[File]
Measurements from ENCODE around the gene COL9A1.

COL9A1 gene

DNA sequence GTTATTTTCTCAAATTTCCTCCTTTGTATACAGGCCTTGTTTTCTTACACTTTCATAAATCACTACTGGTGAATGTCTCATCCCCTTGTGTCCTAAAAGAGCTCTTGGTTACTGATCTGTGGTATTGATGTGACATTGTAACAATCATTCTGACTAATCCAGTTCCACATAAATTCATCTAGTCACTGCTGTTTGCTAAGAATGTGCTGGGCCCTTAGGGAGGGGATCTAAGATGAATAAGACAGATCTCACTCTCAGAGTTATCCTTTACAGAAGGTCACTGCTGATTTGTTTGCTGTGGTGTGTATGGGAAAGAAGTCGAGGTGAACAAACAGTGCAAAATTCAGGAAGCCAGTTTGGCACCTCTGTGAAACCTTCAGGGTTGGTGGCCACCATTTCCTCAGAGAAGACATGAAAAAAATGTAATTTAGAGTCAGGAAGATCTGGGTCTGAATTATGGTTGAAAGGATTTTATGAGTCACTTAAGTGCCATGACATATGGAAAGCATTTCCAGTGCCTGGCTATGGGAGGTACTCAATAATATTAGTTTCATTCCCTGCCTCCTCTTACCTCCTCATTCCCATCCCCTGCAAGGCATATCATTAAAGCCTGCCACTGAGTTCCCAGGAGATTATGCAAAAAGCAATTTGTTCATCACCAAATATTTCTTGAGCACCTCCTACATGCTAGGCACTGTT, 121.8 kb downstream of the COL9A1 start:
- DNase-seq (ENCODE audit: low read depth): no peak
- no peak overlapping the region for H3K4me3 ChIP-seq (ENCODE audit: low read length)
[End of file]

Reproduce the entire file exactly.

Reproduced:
Measurements from ENCODE around the gene COL9A1.

COL9A1 gene

DNA sequence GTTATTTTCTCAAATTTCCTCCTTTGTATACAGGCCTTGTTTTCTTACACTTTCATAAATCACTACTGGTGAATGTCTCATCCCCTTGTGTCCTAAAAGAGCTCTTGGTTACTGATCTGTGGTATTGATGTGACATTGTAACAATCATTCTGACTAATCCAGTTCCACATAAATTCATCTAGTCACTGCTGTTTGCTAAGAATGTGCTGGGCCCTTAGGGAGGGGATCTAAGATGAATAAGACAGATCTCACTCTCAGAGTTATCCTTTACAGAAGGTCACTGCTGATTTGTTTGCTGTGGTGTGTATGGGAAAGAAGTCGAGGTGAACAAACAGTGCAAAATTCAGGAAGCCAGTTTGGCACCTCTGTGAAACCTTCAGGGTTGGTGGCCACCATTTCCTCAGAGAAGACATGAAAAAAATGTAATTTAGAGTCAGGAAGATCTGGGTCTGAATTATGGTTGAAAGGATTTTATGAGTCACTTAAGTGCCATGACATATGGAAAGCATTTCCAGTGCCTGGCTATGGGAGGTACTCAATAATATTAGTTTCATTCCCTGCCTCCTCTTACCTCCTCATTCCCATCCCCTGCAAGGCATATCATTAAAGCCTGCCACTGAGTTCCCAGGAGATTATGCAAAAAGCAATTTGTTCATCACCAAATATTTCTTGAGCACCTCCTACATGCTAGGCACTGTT, 121.8 kb downstream of the COL9A1 start:
- DNase-seq (ENCODE audit: low read depth): no peak
- no peak overlapping the region for H3K4me3 ChIP-seq (ENCODE audit: low read length)